Three points should be borne in mind when reading the table.  First, a ‘Yes’ answer does not mean that that type of data is necessarily covered in all circumstances.  It has at least to satisfy the conditions in rows 2 and (for CTSA 2015) 3 of the table. Second, I have given the benefit of the doubt to CTSA’s difficult definition of relevant internet data (set out in row 3). Third, CTSA can only apply to data that is not already covered by the DRIPA Regulations.

Datatype
Mandatory retention possible under DRIPA?
Mandatory retention possible under CTSA S21?
Can disclosure be required under RIPA Pt I Chapter II?
Comment

Applies only so far as the data is generated or processed within UK by a public telecommunications operator in the process of providing a telecommunications service (DRIPA S. 2(1)).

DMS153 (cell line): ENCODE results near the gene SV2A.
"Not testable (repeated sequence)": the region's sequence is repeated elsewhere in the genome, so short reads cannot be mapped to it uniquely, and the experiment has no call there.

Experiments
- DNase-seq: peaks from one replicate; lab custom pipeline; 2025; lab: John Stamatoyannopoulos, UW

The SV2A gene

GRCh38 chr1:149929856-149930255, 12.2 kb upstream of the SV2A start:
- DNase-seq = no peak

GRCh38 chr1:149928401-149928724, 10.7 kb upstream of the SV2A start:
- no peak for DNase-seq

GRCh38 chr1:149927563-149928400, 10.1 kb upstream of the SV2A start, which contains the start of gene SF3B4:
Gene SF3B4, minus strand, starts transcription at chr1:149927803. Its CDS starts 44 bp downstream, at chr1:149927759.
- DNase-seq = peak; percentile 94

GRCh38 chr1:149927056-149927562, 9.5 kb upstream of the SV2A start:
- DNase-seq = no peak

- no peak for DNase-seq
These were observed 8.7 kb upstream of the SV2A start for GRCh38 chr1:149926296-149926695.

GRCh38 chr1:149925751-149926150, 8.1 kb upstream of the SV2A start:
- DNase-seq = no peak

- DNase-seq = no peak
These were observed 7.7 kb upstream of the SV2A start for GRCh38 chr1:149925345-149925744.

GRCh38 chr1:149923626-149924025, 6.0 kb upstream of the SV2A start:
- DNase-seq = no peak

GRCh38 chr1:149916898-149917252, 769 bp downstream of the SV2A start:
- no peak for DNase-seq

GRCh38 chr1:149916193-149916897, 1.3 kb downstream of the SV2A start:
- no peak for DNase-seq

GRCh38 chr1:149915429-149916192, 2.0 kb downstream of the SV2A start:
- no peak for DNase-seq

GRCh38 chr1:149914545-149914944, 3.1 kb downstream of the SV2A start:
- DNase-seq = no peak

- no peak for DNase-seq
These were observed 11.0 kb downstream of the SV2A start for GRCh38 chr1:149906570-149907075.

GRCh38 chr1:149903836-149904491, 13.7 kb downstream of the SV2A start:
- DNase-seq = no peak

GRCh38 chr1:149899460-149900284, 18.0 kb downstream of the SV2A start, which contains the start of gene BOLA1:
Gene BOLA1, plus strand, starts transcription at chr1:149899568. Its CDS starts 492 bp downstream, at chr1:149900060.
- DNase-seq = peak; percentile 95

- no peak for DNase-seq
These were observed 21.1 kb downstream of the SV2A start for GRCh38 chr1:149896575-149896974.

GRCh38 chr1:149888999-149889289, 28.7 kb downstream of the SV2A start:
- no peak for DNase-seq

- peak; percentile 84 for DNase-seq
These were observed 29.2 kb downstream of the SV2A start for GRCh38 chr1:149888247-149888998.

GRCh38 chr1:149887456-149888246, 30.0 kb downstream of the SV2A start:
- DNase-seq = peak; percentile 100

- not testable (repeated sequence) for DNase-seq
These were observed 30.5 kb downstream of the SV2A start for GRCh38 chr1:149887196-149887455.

A telecommunications operator can be required to disclose communications data in its possession and to obtain and disclose it if not in its possession 



Applies only to the extent that the data can identify, identify, or assist in identifying, which IP address or other identifier belongs to the sender or recipient of a communication


At customer’s ISP




Source static IP address
Yes (Schedule, 13(1)(b))

Yes

Source dynamic IP address.
Yes (Schedule, 13(1)(b))

Yes

Source shared IP address (within ISP e.g. CG-NAT)
Yes (Schedule, 13(1)(b))

Yes

Source port number
No
Yes
Yes

Weblog data: destination IP address
No
Probably excluded by S.21(3)(c)
Yes

Weblog data: destination URL (up to first ‘/’)
No
No (excluded by S.21(3)(c))
Yes (traffic data within S. 21(6))
ATCSA 2001 Voluntary Code provides for retention for 4 days
Destination URL (after first ‘/’)
No
No (excluded by S.21(3)(c))
No (excluded by last para of  S.21(6))
Excluded from ATCSA 2001 Voluntary Code





At public wi-fi point









Source MAC address
No
Yes
Yes






At webmail provider or other public host



DRIPA confirmed webmail as a telecommunications service
IP address allocated by user’s ISP
Yes

Yes

Port number allocated by user’s ISP
No
Yes
Yes



No comments:

Post a Comment